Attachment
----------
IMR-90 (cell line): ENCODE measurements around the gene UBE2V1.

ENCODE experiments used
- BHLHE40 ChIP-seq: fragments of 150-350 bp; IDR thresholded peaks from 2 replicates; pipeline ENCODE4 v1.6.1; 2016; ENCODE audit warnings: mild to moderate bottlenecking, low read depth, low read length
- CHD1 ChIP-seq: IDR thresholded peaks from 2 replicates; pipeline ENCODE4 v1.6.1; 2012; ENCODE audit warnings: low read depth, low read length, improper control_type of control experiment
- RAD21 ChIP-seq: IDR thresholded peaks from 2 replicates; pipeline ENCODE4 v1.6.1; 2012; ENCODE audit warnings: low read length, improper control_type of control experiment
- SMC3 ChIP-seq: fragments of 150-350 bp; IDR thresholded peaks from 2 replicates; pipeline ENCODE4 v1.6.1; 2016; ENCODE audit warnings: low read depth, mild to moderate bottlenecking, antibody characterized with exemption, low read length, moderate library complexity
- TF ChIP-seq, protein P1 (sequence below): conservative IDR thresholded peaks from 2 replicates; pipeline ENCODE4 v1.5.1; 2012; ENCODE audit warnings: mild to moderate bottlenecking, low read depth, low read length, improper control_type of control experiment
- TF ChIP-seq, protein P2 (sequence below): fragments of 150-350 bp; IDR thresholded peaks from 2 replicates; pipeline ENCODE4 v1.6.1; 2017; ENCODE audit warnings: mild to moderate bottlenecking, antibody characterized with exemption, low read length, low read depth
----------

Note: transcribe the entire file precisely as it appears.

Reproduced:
IMR-90 (cell line): ENCODE measurements around the gene UBE2V1.

ENCODE experiments used
- BHLHE40 ChIP-seq: fragments of 150-350 bp; IDR thresholded peaks from 2 replicates; pipeline ENCODE4 v1.6.1; 2016; ENCODE audit warnings: mild to moderate bottlenecking, low read depth, low read length
- CHD1 ChIP-seq: IDR thresholded peaks from 2 replicates; pipeline ENCODE4 v1.6.1; 2012; ENCODE audit warnings: low read depth, low read length, improper control_type of control experiment
- RAD21 ChIP-seq: IDR thresholded peaks from 2 replicates; pipeline ENCODE4 v1.6.1; 2012; ENCODE audit warnings: low read length, improper control_type of control experiment
- SMC3 ChIP-seq: fragments of 150-350 bp; IDR thresholded peaks from 2 replicates; pipeline ENCODE4 v1.6.1; 2016; ENCODE audit warnings: low read depth, mild to moderate bottlenecking, antibody characterized with exemption, low read length, moderate library complexity
- TF ChIP-seq, protein P1 (sequence below): conservative IDR thresholded peaks from 2 replicates; pipeline ENCODE4 v1.5.1; 2012; ENCODE audit warnings: mild to moderate bottlenecking, low read depth, low read length, improper control_type of control experiment
- TF ChIP-seq, protein P2 (sequence below): fragments of 150-350 bp; IDR thresholded peaks from 2 replicates; pipeline ENCODE4 v1.6.1; 2017; ENCODE audit warnings: mild to moderate bottlenecking, antibody characterized with exemption, low read length, low read depth